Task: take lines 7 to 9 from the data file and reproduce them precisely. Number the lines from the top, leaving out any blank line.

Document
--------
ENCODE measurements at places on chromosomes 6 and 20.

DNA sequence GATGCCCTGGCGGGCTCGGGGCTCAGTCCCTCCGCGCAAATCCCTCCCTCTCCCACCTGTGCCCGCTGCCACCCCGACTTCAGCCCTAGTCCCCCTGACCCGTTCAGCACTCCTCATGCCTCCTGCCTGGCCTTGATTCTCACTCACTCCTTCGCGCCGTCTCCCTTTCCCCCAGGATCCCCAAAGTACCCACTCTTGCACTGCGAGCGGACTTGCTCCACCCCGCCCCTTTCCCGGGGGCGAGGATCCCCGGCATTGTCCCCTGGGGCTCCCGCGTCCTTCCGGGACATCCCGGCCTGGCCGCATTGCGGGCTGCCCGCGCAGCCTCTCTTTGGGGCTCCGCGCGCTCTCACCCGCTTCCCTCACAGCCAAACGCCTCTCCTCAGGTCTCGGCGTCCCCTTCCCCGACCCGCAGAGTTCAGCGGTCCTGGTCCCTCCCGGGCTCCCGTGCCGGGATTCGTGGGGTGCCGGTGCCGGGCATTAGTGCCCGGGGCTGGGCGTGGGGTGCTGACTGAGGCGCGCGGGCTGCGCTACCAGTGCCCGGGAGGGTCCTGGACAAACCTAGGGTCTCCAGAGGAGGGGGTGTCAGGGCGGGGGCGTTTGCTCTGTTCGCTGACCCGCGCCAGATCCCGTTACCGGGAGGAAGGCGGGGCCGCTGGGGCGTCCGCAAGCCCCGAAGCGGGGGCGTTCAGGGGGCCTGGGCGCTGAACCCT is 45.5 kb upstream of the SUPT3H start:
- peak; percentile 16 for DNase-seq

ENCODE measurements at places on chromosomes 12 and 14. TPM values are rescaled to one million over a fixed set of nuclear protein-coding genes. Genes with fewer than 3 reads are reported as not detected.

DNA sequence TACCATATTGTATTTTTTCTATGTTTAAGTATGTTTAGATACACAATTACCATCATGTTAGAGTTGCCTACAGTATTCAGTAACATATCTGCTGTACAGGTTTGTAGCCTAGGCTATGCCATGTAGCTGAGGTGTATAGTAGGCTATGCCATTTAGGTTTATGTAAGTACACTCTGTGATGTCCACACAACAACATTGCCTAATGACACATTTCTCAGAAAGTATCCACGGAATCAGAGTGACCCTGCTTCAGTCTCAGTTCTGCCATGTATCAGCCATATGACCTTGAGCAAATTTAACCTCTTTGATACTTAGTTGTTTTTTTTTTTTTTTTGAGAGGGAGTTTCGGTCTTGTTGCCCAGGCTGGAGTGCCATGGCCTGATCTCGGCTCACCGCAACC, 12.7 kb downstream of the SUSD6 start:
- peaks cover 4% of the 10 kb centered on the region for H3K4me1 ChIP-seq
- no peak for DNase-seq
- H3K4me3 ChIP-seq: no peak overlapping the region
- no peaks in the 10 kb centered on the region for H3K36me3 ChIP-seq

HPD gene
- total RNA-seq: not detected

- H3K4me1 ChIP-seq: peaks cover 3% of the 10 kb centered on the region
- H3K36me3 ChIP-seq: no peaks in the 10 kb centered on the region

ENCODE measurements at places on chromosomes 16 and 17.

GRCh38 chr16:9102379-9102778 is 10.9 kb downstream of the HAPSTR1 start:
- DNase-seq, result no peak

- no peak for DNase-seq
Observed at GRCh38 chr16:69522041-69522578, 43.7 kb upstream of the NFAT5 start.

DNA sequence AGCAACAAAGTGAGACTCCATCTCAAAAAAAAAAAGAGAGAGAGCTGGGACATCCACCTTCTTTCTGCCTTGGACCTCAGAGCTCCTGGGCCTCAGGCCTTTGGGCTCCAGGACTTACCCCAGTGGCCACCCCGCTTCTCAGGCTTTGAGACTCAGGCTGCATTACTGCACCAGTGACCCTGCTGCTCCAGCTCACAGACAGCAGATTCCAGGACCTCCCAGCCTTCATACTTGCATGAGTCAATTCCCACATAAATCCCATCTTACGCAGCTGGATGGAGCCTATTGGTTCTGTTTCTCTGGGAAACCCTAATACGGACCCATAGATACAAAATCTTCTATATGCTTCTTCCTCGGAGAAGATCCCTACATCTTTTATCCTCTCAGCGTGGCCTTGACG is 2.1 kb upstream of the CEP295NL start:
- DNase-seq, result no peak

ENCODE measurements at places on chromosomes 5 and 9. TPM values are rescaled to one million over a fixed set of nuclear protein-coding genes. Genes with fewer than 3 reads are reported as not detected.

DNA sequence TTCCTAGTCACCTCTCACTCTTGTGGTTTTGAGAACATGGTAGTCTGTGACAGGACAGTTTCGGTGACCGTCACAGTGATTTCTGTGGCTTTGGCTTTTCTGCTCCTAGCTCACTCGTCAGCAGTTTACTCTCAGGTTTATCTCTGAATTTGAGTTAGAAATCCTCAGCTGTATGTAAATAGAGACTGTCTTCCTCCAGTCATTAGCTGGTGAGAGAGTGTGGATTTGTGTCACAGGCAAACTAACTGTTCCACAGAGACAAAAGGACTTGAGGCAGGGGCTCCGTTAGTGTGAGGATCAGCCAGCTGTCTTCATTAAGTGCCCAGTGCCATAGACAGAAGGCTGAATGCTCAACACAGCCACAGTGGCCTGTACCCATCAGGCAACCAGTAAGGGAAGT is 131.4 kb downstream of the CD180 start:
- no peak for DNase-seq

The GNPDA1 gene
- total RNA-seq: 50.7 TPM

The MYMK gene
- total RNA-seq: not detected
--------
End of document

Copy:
- no peak for DNase-seq
- H3K4me3 ChIP-seq: no peak overlapping the region
- no peaks in the 10 kb centered on the region for H3K36me3 ChIP-seq